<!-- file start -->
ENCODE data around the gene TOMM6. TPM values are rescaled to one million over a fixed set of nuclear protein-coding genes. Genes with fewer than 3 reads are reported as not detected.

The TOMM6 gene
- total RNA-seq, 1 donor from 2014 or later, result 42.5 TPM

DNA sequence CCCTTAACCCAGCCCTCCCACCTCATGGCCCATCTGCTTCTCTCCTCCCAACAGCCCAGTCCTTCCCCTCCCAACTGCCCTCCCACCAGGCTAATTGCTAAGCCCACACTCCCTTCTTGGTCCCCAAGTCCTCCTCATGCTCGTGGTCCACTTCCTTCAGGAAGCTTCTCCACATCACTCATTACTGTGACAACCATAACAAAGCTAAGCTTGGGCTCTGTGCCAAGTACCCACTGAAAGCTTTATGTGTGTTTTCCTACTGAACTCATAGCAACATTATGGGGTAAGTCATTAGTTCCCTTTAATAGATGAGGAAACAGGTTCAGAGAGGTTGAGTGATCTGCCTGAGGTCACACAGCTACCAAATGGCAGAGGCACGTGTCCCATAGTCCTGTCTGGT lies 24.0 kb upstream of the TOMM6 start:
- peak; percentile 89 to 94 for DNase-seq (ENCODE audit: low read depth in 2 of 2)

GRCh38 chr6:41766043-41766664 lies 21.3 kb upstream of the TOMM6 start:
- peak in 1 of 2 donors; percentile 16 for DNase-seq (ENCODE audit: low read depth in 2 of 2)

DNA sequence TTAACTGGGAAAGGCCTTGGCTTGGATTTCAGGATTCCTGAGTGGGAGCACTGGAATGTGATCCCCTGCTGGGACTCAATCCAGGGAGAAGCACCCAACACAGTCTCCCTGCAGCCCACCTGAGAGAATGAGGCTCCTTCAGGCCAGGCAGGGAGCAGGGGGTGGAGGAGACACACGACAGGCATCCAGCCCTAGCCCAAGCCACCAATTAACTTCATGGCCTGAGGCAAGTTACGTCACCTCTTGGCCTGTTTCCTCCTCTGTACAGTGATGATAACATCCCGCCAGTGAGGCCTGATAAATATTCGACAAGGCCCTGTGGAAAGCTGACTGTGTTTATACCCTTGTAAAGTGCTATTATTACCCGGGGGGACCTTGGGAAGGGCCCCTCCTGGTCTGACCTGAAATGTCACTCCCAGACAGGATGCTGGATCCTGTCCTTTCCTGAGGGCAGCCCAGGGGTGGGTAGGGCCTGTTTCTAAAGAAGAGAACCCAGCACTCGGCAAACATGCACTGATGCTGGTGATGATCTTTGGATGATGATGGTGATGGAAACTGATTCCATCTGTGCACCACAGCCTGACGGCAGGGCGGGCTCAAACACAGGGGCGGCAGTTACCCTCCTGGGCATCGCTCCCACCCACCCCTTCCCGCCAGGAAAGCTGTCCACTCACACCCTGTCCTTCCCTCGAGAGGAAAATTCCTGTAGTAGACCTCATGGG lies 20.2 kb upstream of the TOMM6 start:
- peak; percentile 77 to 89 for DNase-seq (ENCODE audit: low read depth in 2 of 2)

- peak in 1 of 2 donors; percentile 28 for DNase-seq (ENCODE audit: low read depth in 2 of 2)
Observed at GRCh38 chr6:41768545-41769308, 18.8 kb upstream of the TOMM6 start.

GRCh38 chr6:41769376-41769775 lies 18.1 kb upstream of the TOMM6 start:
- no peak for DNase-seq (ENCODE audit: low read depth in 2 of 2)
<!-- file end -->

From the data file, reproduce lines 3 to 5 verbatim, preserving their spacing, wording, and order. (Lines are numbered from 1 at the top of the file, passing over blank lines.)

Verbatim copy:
- total RNA-seq, 1 donor from 2014 or later, result 42.5 TPM

DNA sequence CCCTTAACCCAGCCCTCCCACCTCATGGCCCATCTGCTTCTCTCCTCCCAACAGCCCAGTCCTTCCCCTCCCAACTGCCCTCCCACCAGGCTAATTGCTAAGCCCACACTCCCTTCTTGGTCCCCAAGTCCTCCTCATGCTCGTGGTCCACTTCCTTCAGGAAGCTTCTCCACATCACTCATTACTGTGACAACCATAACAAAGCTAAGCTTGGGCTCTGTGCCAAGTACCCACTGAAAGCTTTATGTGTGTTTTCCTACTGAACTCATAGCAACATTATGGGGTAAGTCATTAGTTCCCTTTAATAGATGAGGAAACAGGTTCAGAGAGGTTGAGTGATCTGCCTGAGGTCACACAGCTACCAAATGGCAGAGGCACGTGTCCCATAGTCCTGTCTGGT lies 24.0 kb upstream of the TOMM6 start:
- peak; percentile 89 to 94 for DNase-seq (ENCODE audit: low read depth in 2 of 2)